CD30+ cell population in common keratoacanthomas: a study of 21 cases

Vol. 49 No. 2, 2008


A. Fernandez-Flores

Many examples of epidermal pseudocarcinomatous proliferations associated to CD30+ lymphoid infiltrates are described in literature. Most of them have been interpreted as epidermal proliferations secondary to the lymphoid infiltrate. In this study, our purpose was to investigate the CD30+ cell population in keratoacanthomas of patients with no other cutaneous or hematological conditions. We randomly selected 21 cases of KA from our archives and performed an immunohistochemical study for CD30 in all of them. The quantity of CD30+ cells was graded according to a 5-tier system (from non-existent to evidence of groups of three or more CD30+ cells each: 0-4). In four cases, the inflammatory infiltrate could not be studied, since the lesions had been enucleated. From the other 17 cases, in 94.12% of them, the infiltrate was graded as 3 or 4. Only one case was graded as 1, and interestingly, this case corresponded to a keratoacanthoma in regression. We also studied the percentage of CD30+ cells in the infiltrate in each case, obtaining a mean of 2.89%. We conclude that CD30+ cells are a common component of the inflammatory infiltrate of normal keratoacanthoma. We also wonder if the cases described as either lymphomas or lymphomatoid papulosis with keratoacanthomatous changes are nothing more but simple keratoacanthomas. Lastly, we see this CD30+ infiltrate as a source of investigation to understand why keratoacanthomas spontaneously regress, instead of progressing to a metastasizing squamous cell carcinoma.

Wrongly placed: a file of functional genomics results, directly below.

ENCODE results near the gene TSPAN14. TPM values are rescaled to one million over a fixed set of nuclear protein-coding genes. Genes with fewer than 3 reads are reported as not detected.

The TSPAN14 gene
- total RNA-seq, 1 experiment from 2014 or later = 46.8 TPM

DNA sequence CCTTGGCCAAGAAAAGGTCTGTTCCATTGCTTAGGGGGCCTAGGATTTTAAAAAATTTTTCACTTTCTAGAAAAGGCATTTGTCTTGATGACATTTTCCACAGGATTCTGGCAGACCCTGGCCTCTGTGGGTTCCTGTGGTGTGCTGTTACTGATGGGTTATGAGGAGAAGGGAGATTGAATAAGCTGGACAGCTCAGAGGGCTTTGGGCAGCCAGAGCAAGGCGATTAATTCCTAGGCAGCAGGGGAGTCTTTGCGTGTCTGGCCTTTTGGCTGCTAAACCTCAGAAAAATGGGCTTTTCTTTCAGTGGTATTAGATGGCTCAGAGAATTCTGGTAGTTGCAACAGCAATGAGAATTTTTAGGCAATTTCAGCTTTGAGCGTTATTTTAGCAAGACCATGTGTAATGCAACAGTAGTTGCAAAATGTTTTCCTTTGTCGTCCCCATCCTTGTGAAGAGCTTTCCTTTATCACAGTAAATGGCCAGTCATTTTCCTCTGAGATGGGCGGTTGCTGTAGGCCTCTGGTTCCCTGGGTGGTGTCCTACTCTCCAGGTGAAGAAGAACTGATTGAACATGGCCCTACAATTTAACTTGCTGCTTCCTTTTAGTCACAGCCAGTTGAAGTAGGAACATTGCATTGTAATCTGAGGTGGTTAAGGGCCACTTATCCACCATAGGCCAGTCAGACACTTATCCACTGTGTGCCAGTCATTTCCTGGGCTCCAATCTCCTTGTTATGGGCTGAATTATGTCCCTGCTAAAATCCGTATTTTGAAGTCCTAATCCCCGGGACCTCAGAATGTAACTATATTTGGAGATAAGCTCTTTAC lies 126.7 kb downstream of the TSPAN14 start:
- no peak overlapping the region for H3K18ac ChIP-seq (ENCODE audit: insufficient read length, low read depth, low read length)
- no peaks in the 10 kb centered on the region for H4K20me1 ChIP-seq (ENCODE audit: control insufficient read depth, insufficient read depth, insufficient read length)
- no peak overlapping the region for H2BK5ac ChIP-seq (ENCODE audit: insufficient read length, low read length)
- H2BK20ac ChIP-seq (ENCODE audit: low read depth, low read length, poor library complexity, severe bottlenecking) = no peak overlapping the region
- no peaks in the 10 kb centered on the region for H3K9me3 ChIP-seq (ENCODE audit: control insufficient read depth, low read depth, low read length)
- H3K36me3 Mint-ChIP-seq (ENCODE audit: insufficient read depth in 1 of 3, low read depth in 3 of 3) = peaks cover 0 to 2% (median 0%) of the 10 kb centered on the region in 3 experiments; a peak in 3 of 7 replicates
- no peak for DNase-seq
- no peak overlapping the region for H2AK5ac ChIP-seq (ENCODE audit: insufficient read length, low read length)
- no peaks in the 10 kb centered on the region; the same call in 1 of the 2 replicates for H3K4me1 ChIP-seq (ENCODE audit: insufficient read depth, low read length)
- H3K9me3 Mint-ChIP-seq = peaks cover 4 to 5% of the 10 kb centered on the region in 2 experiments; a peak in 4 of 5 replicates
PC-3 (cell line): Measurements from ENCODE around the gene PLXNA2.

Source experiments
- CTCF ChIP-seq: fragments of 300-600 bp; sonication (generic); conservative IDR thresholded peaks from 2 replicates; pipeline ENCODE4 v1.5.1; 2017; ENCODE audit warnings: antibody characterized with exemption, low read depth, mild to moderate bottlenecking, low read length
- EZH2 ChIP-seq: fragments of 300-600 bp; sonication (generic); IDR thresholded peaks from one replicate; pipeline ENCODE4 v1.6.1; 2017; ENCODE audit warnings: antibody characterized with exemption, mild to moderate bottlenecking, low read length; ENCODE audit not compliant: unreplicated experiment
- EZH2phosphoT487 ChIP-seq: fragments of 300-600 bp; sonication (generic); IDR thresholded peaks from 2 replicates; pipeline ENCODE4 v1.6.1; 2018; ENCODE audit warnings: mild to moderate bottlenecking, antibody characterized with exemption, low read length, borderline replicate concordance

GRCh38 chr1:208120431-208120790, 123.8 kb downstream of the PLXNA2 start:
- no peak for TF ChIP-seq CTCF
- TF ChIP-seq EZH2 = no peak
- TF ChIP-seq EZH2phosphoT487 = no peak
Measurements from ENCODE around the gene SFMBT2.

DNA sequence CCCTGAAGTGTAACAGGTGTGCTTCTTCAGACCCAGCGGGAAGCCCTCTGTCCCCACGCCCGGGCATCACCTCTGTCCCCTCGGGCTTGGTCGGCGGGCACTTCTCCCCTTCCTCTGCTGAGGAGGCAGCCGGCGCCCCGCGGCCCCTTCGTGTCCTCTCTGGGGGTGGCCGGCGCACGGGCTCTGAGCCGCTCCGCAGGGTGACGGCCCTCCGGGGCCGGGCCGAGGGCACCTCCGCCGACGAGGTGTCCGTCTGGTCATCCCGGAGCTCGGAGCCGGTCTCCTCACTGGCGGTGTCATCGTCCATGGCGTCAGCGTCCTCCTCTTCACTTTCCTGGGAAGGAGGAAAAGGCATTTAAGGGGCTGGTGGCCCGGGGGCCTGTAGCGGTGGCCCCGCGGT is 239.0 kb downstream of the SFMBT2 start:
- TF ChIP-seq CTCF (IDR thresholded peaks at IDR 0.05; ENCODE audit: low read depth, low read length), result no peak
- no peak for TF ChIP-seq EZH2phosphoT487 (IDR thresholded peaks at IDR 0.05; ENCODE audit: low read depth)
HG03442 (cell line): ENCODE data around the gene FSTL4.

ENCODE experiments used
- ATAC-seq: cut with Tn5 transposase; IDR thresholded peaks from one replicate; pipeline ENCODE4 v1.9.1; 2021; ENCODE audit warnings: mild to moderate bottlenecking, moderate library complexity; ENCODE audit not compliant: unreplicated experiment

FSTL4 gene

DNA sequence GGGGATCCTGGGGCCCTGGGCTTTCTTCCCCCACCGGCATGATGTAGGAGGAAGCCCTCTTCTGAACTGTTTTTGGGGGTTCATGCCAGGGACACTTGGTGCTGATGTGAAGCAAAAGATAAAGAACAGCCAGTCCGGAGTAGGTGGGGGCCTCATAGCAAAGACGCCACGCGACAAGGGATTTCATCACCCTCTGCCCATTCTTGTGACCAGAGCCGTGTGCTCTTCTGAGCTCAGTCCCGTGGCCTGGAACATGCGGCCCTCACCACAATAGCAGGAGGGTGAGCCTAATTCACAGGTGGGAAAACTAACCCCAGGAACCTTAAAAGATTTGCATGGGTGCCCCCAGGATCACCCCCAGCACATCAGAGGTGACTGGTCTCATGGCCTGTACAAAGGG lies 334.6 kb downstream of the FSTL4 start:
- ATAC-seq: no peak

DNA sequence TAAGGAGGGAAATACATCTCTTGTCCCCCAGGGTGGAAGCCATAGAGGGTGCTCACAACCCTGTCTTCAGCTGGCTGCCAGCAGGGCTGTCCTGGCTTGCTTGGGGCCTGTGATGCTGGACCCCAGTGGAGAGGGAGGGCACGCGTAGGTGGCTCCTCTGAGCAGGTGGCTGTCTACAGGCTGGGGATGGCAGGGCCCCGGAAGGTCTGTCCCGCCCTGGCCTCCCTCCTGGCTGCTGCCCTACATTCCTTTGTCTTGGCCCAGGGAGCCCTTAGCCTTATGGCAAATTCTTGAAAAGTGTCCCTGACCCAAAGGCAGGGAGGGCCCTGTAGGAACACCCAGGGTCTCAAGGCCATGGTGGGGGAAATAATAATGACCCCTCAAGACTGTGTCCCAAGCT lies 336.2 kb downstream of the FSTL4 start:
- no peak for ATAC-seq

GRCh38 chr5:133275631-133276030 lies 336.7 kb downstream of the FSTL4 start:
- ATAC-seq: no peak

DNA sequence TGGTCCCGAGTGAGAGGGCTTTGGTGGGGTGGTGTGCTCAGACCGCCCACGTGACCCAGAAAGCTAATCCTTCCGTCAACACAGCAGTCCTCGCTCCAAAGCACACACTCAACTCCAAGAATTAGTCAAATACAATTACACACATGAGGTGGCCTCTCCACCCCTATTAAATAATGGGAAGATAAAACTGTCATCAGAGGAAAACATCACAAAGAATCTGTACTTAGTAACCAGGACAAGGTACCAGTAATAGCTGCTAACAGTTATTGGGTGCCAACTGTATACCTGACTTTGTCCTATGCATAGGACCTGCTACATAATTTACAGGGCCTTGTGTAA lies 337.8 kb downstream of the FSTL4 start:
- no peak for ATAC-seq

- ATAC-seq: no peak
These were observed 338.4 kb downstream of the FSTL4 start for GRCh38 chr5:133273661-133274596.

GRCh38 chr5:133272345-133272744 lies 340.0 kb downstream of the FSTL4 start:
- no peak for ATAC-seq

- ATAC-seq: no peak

Corresponding author: Angel Fernandez-Flores, MD, PhD, e-mail:

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